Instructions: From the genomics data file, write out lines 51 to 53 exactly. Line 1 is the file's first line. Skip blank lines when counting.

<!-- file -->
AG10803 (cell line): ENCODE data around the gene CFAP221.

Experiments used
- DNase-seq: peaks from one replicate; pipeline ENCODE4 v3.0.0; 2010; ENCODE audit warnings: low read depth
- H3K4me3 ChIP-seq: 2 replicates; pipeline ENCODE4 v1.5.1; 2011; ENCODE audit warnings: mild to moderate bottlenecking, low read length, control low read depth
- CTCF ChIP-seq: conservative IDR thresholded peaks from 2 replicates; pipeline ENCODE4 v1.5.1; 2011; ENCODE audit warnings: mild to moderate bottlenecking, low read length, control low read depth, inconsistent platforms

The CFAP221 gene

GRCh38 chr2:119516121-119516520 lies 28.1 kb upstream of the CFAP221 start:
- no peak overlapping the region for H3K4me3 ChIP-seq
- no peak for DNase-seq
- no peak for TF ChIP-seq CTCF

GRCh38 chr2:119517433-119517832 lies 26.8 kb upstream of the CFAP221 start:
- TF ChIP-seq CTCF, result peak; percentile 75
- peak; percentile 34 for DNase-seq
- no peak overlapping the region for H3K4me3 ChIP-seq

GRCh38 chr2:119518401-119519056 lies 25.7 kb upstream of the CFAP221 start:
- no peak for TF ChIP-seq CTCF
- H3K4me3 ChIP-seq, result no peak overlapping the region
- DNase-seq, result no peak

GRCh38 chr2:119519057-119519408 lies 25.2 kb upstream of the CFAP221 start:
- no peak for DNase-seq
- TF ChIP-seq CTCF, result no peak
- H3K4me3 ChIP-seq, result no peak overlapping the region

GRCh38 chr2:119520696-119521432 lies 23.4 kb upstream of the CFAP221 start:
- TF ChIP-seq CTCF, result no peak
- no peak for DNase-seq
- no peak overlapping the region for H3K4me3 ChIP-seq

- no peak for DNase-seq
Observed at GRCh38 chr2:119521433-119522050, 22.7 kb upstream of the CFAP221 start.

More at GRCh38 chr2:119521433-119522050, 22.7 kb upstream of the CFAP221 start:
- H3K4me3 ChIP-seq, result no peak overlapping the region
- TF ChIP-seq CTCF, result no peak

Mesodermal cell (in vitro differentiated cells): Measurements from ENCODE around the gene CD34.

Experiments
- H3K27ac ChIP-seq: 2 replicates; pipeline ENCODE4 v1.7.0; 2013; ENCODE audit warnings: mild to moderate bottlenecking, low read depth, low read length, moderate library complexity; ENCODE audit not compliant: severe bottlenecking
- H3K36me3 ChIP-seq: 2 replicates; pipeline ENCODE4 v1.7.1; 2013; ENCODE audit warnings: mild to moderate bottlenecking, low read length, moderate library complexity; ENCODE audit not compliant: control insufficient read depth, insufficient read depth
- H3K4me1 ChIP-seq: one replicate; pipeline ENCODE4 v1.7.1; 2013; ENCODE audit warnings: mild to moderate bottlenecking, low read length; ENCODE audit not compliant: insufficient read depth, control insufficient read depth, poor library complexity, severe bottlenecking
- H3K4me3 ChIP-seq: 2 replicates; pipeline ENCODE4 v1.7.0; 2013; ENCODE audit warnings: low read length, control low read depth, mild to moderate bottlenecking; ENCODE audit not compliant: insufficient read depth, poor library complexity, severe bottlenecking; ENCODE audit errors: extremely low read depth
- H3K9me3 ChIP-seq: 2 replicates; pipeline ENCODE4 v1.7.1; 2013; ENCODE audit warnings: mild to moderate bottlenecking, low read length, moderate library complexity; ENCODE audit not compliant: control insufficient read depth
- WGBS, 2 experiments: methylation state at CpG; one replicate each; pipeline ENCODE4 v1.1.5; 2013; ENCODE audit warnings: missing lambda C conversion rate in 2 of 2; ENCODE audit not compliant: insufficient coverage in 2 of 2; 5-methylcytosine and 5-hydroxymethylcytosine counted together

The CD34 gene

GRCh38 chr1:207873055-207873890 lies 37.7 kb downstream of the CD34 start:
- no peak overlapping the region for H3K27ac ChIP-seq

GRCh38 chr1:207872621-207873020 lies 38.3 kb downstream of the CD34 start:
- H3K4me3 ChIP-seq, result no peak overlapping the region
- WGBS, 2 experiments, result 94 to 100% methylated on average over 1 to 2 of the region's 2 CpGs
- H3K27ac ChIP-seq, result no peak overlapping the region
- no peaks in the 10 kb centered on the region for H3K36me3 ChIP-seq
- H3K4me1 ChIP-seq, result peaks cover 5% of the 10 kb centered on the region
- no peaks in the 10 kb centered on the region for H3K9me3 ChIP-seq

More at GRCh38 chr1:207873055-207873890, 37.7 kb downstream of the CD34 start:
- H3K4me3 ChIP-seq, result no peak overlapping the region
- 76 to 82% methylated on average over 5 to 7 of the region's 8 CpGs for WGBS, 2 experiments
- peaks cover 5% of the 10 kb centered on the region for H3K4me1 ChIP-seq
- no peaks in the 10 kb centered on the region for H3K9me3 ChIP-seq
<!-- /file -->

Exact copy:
- H3K4me3 ChIP-seq, result no peak overlapping the region
- 76 to 82% methylated on average over 5 to 7 of the region's 8 CpGs for WGBS, 2 experiments
- peaks cover 5% of the 10 kb centered on the region for H3K4me1 ChIP-seq